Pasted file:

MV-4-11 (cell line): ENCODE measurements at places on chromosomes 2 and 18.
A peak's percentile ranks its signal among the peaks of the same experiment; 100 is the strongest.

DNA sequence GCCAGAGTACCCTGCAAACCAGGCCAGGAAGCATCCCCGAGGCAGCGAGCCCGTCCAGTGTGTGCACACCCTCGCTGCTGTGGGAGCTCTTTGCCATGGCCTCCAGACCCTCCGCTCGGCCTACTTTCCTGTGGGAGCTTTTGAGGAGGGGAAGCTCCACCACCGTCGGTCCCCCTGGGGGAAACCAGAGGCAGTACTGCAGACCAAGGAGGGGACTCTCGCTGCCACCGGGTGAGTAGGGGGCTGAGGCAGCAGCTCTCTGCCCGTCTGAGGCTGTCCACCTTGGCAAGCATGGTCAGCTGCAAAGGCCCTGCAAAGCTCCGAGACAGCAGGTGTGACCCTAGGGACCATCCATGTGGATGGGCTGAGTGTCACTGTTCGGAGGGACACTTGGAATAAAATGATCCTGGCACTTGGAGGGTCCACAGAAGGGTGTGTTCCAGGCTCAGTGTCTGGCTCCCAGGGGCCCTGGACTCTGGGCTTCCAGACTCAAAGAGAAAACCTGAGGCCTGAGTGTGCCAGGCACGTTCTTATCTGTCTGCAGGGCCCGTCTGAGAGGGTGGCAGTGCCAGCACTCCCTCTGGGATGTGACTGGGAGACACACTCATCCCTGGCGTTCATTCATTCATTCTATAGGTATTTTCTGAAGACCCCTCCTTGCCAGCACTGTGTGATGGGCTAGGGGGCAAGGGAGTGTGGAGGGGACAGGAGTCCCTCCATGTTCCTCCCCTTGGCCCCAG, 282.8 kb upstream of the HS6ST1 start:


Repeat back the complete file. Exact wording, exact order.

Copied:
MV-4-11 (cell line): ENCODE measurements at places on chromosomes 2 and 18.
A peak's percentile ranks its signal among the peaks of the same experiment; 100 is the strongest.

DNA sequence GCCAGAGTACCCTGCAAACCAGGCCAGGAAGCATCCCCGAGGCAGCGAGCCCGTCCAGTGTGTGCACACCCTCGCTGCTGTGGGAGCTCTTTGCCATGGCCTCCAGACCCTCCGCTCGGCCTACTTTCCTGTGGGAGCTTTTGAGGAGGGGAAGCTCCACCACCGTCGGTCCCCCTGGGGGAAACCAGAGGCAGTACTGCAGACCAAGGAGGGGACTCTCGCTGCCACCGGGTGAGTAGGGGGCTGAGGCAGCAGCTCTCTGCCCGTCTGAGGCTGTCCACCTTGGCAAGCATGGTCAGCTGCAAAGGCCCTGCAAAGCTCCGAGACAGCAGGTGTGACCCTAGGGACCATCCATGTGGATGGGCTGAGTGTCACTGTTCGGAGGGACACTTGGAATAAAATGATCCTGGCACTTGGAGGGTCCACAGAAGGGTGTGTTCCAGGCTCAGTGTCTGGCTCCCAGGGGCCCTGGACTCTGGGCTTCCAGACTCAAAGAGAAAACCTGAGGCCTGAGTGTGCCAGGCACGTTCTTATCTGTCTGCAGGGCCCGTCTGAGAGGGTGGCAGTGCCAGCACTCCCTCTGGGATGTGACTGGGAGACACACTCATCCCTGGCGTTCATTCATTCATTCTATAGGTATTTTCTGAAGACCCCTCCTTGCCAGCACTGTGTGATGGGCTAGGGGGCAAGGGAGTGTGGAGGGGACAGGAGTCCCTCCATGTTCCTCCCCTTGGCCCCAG, 282.8 kb upstream of the HS6ST1 start: